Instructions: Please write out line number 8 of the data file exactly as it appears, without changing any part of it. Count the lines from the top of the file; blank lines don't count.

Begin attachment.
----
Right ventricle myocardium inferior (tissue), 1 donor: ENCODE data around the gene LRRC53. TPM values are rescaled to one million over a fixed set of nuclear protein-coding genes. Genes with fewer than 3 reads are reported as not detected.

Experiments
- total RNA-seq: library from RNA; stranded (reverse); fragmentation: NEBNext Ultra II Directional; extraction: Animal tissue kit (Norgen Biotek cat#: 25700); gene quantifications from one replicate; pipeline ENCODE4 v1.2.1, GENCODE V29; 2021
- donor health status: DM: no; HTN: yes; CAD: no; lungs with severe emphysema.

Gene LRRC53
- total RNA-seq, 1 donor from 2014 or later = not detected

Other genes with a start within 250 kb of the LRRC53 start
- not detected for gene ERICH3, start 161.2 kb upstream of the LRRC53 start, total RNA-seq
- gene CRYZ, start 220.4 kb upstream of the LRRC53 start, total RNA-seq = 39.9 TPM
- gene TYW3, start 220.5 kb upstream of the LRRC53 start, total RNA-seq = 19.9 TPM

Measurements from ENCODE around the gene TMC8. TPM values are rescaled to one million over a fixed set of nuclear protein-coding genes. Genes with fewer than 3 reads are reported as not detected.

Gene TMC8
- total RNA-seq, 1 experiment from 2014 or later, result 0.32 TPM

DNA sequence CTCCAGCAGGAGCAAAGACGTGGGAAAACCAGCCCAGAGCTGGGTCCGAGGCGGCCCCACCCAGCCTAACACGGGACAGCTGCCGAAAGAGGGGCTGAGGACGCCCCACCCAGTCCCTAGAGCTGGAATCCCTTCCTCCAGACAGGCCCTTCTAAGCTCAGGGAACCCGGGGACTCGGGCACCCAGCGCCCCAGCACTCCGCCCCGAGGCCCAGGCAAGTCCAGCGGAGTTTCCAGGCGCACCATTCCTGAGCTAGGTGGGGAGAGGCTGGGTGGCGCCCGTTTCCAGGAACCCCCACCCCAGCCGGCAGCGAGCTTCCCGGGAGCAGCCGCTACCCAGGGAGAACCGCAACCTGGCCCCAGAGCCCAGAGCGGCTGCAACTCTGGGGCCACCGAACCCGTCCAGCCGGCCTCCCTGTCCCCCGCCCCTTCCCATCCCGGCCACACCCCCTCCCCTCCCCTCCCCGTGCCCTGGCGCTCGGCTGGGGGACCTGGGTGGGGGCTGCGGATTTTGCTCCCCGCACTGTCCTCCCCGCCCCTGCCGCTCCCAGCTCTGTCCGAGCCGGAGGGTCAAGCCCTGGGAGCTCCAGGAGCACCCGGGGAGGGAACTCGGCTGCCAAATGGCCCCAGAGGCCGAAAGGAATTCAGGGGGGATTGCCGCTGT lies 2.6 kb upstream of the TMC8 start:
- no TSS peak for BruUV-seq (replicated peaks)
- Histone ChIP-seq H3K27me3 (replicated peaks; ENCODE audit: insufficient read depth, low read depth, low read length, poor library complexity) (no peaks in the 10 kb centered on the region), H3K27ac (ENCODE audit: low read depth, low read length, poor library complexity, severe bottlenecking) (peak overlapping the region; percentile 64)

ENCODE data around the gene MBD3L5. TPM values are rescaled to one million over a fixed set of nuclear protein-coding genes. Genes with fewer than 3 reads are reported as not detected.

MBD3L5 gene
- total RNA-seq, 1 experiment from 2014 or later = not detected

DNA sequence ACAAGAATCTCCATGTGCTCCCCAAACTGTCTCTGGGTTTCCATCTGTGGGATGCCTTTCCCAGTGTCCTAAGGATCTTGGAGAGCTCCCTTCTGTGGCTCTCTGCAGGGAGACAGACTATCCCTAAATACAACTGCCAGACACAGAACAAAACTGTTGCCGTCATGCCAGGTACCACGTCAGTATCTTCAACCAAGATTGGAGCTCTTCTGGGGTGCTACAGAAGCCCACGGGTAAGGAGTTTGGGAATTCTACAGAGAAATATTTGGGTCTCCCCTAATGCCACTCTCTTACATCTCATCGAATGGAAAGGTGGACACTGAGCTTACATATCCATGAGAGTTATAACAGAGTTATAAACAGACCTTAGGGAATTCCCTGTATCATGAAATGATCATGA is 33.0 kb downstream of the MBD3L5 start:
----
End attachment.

- not detected for gene ERICH3, start 161.2 kb upstream of the LRRC53 start, total RNA-seq